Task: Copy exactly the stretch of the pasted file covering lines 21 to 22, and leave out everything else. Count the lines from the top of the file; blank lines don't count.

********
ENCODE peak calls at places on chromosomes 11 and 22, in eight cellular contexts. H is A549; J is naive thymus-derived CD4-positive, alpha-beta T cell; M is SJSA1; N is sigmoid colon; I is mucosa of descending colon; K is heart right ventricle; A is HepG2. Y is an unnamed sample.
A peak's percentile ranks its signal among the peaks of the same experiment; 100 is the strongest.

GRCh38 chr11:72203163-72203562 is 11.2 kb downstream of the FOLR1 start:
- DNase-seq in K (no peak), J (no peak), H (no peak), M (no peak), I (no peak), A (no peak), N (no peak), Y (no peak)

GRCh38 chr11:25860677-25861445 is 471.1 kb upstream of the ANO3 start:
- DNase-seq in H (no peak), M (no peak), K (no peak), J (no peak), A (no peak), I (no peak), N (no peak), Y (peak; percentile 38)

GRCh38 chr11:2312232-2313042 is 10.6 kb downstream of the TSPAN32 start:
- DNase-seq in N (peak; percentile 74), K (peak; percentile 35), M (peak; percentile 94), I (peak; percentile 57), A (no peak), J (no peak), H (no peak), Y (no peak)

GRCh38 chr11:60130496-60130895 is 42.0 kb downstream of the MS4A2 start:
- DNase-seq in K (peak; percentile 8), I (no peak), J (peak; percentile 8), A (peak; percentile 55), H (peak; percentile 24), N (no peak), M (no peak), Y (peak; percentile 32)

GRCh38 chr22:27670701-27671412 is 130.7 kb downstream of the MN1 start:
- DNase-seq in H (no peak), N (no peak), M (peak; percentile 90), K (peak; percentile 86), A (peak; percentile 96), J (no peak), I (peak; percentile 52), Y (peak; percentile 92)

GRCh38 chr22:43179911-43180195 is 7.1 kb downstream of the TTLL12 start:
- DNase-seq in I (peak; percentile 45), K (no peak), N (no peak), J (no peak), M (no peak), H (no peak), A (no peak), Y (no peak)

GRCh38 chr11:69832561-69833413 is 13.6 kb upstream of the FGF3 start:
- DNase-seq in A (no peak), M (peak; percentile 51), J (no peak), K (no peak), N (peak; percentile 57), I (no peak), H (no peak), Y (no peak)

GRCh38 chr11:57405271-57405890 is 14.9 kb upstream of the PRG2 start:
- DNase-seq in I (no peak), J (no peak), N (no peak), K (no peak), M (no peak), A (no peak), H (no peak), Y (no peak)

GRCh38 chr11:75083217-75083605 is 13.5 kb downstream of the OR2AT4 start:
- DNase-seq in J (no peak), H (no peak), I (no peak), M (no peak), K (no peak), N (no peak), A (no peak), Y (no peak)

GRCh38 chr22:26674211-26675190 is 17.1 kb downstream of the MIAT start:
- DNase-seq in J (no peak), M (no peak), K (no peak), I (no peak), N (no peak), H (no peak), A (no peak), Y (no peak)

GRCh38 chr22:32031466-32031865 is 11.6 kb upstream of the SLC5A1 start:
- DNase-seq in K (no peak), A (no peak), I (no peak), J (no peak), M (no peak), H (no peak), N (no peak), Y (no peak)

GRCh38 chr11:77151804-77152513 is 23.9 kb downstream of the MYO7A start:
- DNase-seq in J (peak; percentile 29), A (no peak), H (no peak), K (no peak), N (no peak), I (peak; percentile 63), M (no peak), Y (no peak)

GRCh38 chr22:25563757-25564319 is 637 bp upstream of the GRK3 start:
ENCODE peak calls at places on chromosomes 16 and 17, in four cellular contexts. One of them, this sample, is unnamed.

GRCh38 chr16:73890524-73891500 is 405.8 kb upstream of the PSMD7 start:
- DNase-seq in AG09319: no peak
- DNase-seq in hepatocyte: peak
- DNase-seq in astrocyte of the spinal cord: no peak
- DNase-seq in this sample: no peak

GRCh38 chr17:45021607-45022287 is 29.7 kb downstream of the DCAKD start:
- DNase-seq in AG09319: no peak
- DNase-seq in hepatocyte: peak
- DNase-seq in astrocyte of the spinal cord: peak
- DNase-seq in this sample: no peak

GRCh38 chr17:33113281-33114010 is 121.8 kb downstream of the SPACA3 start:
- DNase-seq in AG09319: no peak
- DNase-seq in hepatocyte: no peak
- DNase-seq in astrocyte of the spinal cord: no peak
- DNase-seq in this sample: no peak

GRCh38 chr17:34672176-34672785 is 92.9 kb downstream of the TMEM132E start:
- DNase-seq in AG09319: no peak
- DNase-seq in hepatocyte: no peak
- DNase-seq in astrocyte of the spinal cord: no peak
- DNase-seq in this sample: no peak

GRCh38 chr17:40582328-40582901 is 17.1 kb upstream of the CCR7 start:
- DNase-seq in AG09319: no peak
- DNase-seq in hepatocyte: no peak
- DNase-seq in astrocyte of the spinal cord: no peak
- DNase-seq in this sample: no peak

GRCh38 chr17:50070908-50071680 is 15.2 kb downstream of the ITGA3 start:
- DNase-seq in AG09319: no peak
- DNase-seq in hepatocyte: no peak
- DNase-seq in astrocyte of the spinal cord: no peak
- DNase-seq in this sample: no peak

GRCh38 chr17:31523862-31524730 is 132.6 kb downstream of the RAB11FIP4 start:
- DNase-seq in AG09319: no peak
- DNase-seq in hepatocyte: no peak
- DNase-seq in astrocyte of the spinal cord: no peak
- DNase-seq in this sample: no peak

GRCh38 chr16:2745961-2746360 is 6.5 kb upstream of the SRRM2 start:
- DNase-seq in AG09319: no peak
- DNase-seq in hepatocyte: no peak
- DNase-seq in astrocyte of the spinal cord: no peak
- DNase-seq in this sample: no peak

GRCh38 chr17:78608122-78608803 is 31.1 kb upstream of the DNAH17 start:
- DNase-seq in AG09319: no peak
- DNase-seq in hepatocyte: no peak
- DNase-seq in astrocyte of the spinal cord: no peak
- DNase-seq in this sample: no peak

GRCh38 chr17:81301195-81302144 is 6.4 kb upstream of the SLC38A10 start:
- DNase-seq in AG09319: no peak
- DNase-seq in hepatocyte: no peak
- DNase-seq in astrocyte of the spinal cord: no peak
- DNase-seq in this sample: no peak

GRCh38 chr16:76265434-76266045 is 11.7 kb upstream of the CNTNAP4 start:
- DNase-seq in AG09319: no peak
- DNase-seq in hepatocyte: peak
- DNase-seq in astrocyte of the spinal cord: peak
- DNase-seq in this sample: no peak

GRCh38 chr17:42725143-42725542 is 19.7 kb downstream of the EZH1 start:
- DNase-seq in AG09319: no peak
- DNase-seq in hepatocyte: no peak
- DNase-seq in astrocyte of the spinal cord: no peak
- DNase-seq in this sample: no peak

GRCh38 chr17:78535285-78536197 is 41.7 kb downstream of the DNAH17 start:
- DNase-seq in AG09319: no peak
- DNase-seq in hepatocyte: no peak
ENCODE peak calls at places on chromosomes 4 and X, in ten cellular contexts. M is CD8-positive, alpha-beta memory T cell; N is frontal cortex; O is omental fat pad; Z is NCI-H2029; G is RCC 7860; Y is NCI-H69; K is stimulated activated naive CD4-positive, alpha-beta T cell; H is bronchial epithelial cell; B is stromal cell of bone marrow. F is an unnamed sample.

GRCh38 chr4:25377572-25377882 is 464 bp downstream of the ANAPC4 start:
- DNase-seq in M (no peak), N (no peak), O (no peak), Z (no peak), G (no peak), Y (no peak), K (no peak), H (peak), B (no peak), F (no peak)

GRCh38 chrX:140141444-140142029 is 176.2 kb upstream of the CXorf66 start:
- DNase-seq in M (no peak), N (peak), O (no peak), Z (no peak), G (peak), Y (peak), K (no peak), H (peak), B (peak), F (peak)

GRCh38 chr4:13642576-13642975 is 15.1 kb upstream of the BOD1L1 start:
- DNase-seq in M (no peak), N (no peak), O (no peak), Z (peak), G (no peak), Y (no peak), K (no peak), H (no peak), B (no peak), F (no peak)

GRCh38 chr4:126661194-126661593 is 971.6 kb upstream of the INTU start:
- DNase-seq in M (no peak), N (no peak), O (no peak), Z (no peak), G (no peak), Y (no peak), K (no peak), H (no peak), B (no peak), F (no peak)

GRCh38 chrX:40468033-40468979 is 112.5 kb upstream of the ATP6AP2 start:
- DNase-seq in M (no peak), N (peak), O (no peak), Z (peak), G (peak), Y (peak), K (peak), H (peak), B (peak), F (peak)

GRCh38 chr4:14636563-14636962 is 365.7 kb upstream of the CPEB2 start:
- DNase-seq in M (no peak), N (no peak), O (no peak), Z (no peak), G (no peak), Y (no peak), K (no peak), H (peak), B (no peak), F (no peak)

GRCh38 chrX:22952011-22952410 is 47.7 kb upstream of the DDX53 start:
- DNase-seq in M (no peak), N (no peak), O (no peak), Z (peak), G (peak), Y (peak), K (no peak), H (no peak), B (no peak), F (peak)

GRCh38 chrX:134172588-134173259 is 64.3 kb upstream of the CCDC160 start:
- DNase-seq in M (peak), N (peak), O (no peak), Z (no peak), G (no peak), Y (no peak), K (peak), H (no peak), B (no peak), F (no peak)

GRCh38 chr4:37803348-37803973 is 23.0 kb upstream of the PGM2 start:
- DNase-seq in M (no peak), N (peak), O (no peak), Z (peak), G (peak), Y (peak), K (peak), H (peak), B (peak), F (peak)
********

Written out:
GRCh38 chr22:26674211-26675190 is 17.1 kb downstream of the MIAT start:
- DNase-seq in J (no peak), M (no peak), K (no peak), I (no peak), N (no peak), H (no peak), A (no peak), Y (no peak)